The study was conducted as a long-term follow-up audit of DSD patients referred to Erasmus Medical Centre Rotterdam or Radboud University Nijmegen Medical Center, the Netherlands, between the years 2007–2010. 412 patients with a DSD were identified from the hospital databases. After exclusion, 176 eligible participants were contacted, inviting them to attend a clinical visit with a gynecologist and psychologist. Exclusion criteria were age younger than 14 years and over 60 years, intellectual disability, recent diagnosis (<6 months), a diagnosis of Mayer-Rokitansky-Küster-Hauser (MRKH), Turner syndrome or Klinefelter syndrome, and anatomical anomalies of the abdomen not related to a deviant gonadal development such as cloacal malformations. 91 patients (52%) participated. Patient population, diagnosis information, and details of the received surgical treatments are summarized in Tables 1 and 2. Diagnostic subgroups were classified according to the consensus statement classification [1]. The median age was 26 years (range 14–48). All patients gave written informed consent, and the study was approved by the medical ethics committee of both institutions.

2.2. Assessments
2.2.1. Gynecological Assessment

The gynecological workup consisted of a (1) medical-somatic history and (2) a gynecological exam: visual inspection (clitoral size, labia majora, labia minora, pigmentation, meatus externus urethrae, hair growth, labial scarring, perineum length), speculum examination (assessment of the vagina, internal hair growth, granulated tissue, epithelial atrophy, presence of a cervix), and pelvic examination (accessibility by number of fingers, vagina length and width (Hegar), strictures, pelvic floor tone, vaginal discharge). In addition, cosmetic scores (scale 1–10; 1 = extremely poor, 10 = excellent, <6 was insufficient) were given by both the gynecologists and patients. The gynecologists in both institutions had not been previously involved in the gynecological care of these women.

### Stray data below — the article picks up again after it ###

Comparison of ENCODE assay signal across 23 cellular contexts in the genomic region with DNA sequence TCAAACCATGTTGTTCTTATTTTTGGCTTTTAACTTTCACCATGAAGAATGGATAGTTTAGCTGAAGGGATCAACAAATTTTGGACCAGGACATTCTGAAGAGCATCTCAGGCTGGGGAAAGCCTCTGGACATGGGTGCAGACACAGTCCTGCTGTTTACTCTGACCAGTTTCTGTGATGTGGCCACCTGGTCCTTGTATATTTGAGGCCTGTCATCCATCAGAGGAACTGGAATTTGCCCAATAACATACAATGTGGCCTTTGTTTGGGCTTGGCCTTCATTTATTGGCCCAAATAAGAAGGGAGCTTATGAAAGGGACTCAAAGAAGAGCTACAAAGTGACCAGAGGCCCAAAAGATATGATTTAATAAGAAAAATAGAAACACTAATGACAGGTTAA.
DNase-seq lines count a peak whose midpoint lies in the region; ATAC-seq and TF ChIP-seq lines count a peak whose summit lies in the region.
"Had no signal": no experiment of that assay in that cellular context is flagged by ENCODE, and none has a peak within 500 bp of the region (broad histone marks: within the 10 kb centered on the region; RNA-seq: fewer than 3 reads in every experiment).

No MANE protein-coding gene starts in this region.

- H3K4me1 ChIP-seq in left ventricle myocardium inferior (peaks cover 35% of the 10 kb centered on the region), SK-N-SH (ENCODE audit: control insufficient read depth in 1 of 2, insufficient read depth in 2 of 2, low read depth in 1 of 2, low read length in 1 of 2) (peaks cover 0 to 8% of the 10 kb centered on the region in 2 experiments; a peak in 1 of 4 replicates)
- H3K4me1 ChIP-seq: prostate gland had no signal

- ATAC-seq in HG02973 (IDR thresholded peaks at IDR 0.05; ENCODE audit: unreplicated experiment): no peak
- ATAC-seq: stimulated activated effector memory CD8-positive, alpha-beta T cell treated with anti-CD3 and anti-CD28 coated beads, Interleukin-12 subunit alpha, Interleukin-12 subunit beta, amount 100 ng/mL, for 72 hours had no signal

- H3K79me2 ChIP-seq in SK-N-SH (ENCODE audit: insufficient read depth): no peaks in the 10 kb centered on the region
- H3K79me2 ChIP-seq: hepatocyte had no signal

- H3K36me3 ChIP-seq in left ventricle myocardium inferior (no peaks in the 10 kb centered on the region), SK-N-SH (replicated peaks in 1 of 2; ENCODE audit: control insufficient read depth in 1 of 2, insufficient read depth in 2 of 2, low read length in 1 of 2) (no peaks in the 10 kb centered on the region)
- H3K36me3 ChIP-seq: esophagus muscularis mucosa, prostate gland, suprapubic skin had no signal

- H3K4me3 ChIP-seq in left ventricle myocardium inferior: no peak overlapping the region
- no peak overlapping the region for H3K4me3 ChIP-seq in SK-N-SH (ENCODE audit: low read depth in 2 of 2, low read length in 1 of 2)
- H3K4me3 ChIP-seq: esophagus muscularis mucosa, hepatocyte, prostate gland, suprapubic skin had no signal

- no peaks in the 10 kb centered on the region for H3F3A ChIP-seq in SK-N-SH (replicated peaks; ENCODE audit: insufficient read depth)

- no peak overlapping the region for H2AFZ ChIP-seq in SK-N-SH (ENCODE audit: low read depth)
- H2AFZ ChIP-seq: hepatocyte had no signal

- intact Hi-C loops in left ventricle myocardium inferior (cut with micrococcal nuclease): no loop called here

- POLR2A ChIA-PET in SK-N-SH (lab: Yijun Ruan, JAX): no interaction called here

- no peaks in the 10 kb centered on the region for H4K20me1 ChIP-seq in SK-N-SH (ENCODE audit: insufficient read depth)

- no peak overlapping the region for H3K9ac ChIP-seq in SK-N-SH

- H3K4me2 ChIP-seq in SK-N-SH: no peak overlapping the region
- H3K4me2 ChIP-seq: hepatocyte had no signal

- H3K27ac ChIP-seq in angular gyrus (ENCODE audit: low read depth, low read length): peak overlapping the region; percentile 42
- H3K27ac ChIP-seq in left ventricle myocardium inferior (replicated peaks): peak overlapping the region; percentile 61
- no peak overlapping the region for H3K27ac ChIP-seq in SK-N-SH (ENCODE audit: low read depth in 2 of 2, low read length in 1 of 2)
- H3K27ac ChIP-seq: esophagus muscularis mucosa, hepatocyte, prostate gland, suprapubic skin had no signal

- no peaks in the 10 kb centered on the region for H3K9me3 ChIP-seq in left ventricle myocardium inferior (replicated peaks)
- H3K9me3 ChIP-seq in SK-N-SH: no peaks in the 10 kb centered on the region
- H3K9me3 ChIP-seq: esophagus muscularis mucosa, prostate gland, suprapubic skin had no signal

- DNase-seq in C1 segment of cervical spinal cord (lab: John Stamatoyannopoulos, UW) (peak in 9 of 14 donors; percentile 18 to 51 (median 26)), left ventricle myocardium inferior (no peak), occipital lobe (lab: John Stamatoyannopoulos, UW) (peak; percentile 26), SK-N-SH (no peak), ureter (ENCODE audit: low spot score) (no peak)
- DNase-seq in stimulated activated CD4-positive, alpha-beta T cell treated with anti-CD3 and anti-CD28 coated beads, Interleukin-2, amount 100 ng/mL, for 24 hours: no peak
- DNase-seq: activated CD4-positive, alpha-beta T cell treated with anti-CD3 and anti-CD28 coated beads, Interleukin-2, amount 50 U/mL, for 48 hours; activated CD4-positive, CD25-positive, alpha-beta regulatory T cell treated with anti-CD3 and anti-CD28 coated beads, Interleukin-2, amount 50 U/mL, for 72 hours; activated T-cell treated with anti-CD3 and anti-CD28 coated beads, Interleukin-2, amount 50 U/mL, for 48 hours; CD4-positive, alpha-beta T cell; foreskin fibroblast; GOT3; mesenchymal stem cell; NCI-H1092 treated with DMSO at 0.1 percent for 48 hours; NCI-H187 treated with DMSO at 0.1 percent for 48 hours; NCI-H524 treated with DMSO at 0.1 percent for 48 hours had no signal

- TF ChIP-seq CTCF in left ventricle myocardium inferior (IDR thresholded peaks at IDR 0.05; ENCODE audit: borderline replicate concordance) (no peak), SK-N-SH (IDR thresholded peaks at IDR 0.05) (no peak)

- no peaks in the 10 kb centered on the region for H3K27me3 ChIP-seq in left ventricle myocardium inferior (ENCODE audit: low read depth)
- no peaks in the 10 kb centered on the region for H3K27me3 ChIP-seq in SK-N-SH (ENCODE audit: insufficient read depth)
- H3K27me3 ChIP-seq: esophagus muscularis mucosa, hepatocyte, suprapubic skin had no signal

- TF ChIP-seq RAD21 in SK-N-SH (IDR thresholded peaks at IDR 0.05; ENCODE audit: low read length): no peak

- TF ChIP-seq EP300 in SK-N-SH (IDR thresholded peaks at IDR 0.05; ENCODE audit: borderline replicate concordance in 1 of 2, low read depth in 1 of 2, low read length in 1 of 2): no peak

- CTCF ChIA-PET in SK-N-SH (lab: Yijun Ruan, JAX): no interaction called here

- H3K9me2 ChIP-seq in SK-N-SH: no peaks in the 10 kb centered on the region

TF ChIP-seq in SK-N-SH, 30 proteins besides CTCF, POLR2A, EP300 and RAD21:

Data on genital surgeries as well as the degree of virilization at birth were retrospectively collected from the medical files. The degree of genital masculinization in females with congenital adrenal hyperplasia (CAH) is typically described according to Prader stages, but in a number of our patients the Prader stage was not recorded. More recently, the external masculinisation score (EMS) was developed to assess the degree of undervirilization in an individual with 46, XY DSD. The score is based on the presence or absence of a micropenis and bifid scrotum, the location of the urethral meatus and the position of the testes [16]. For patients with gonadal dysgenesis, however, no such classification system has been developed (yet). Therefore, we developed a categorization system that could be applied to the entire group of patients: (1) Patients with 46, XY DSD and Chromosomal (Chrom) DSD with normal appearing female external genitalia (46 XY, NF) (i.e., patients with a normally sized clitoris, normally developed labia minora and majora, vaginal dysplasia and gonads in the abdomen or groins (2); patients with 46, XY DSD and Chromosomal DSD with various degrees of virilization of the external genitalia (46, XY AG) (i.e., patients with an enlarged clitoris, partially or completely fused labia, vaginal dysplasia and gonads in the abdomen or groins (3); patients with 46, XX DSD with various degrees of virilization of the external genitalia (46, XX AG) (i.e., patients with congenital adrenal hyperplasia (CAH)) often born with ambiguous genitalia such as an enlarged clitoris, partially or completely fused labia, small introitus, or confluence of the vagina and urethra (see Table 1).

2.2.2. Psychological Assessment